With inflation raging, money is on everyone’s mind right now. And that fact is creating a lot of pessimism.
Two-thirds of Americans (66%) don't expect their finances to improve in 2023, according to a recent Bankrate poll. Almost one-third (29%) expect their finances to get worse.
And yet, even in tough economic times, there are many things you can do to boost your bank account and improve your financial outlook.
Following are the seven factors driving consumer pessimism about money in 2023, according to those who responded to the Bankrate survey.
Change in life circumstances
Life can change fast. It’s hard to predict a divorce, loss of a family member, or serious medical emergency. No amount of planning can help us avoid such random events. Sometimes, these unexpected changes come with financial repercussions.
As a result, 16% of survey respondents said a change in life circumstances was the reason for their gloomy outlook.
Because it is impossible to predict the future, you need to prepare for it long before it happens. Building an emergency savings fund can help get you ready for a rainy day long before the clouds gather.
Money made from savings or investments
Last year was a rough one for the stock market. If you had money invested, there's a good chance you saw your portfolio’s value fall. It’s also possible you had to dip into and spend some of your savings.
That's probably why 18% of people surveyed said the performance of savings and investments is what made them feel down about their financial outlook.
If your net worth is falling, one solution is to go back to your budget and look at where you can save a little extra. It doesn’t have to be an earth-shattering amount — every little bit helps. By saving now, you might be doing your future self a huge favor.
The amount of debt I have
Debt can feel like a heavy financial anchor in your life. It weighs you down and keeps you stuck at sea, preventing you from sailing toward a better financial future.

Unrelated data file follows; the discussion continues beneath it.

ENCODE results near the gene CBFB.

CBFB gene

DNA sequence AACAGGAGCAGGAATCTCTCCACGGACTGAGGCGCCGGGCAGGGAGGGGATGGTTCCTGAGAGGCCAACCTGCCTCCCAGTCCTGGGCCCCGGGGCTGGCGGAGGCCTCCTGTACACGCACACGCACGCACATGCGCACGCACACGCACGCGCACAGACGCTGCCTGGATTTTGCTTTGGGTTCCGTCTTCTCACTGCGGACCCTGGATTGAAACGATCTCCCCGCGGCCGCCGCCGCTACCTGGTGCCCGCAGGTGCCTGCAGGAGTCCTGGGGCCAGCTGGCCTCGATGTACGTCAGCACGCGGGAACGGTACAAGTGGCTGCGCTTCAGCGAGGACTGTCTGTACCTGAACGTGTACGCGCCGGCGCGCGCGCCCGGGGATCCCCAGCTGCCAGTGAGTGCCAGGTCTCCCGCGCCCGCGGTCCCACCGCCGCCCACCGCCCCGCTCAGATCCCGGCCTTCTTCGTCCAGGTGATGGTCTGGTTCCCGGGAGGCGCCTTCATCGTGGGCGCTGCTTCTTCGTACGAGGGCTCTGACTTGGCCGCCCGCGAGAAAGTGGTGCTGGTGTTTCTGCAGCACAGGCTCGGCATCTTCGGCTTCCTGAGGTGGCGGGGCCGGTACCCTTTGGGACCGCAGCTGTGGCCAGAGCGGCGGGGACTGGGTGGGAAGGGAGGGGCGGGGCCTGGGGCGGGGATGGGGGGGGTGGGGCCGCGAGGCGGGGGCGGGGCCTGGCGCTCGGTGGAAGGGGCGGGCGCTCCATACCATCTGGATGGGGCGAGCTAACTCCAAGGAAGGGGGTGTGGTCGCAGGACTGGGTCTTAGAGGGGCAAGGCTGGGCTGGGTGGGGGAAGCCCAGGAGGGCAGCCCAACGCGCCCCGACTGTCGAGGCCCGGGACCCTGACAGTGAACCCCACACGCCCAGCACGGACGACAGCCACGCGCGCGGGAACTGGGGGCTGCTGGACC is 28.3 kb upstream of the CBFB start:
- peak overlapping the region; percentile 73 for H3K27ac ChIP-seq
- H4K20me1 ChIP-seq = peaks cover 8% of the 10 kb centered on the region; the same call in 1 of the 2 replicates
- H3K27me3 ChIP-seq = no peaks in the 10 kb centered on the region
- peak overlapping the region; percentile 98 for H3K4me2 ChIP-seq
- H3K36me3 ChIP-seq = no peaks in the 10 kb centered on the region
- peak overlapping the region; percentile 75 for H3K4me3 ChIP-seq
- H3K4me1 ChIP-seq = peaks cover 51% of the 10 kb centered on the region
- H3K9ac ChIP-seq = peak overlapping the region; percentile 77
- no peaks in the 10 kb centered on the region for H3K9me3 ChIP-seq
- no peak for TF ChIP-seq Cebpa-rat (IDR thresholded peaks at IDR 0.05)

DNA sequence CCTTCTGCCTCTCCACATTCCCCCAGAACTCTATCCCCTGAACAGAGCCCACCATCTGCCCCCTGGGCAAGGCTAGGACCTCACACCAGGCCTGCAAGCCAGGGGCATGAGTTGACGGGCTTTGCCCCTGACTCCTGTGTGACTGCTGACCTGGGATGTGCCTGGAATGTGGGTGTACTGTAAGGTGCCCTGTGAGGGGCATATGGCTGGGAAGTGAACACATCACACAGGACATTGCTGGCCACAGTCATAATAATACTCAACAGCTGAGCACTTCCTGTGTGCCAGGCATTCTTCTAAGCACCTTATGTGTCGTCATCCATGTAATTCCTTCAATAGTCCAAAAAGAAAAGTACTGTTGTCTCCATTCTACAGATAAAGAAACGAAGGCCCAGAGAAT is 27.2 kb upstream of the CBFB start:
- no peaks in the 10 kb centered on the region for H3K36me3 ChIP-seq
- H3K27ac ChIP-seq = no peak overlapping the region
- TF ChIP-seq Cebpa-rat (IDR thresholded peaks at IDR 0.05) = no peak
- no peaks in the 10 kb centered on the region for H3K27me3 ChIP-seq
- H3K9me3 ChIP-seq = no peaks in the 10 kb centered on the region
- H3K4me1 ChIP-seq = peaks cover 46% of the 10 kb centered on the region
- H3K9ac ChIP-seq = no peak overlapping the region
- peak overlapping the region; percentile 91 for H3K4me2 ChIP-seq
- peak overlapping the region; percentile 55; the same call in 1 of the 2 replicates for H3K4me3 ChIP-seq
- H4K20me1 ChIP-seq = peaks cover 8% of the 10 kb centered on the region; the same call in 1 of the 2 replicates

Of all survey respondents, 18% also felt that debt was the reason for their pessimistic view of their finances
Planning to pay down your debt can free you from this trap. So look closely at where you are spending money and try to find ways to cut back.
Perhaps you need to dial back on dining out. Or, maybe you should try harder to resist impulse purchases. The spending sacrifices you make today will result in increased financial freedom tomorrow.
Changing interest rates
Rising interest rates can make borrowing more expensive. That is true of everything from home loans to credit card debt.
Rates have jumped lately, so it's no wonder that 25% of people surveyed people blamed rising interest rates for their financial woes.
The best way to deal with higher interest rates is to avoid them if possible. So if you have debt, try to pay it down.
And if you plan to apply for a mortgage soon, try to boost your credit score. The stronger your credit profile, the better your chances of qualifying for the best rates.
Stagnant wages or reduced income
When costs go up and wages don’t, things can break down quickly. And 27% of survey respondents agreed that low wages and lower earning potential were also bringing them down.
If your wages are stagnant, consider scheduling a conversation with your boss to ask for a salary adjustment that keeps up with the times. If that’s not an option, consider looking for a new position that offers more money.
The work done by elected representatives
Even in the best of times, it’s not easy to find a politician free of criticism. And Americans are even more likely to express frustration about their elected representatives when things get tough — including 29% of the Bankrate survey participants.
The good news is that in a democracy, you always have a say. If you don’t approve of the job your representatives are doing, take action.
From planning committees to town halls, there are plenty of chances to make your voice heard. And of course, the ballot box is the ultimate place to express how you feel.
Continued high inflation
It’s hard to talk about the state of American finances without discussing the elephant in the room: inflation. From eggs to toilet paper to filling up the gas tank, American wallets are feeling the pinch from every direction.
Of all the reasons for having a gloomy outlook about their finances, 63% of the survey respondents put inflation at the top of their list.
While there is little you can do to stop inflation, you have a lot of power in terms of how you respond to it. For example, you can cut the cost of groceries by clipping coupons and buying generics.
Also, shop carefully so you are not throwing away food later. One tip for avoiding food waste is to set a reminder on your phone to use those veggies before they go bad.
Americans have entered the new year with a gloomy outlook on their finances. If you're feeling pessimistic too, there are plenty of things you can do to turn your situation around.
Following some of the tips from this list might help you move from living paycheck to paycheck and toward a more secure financial future.
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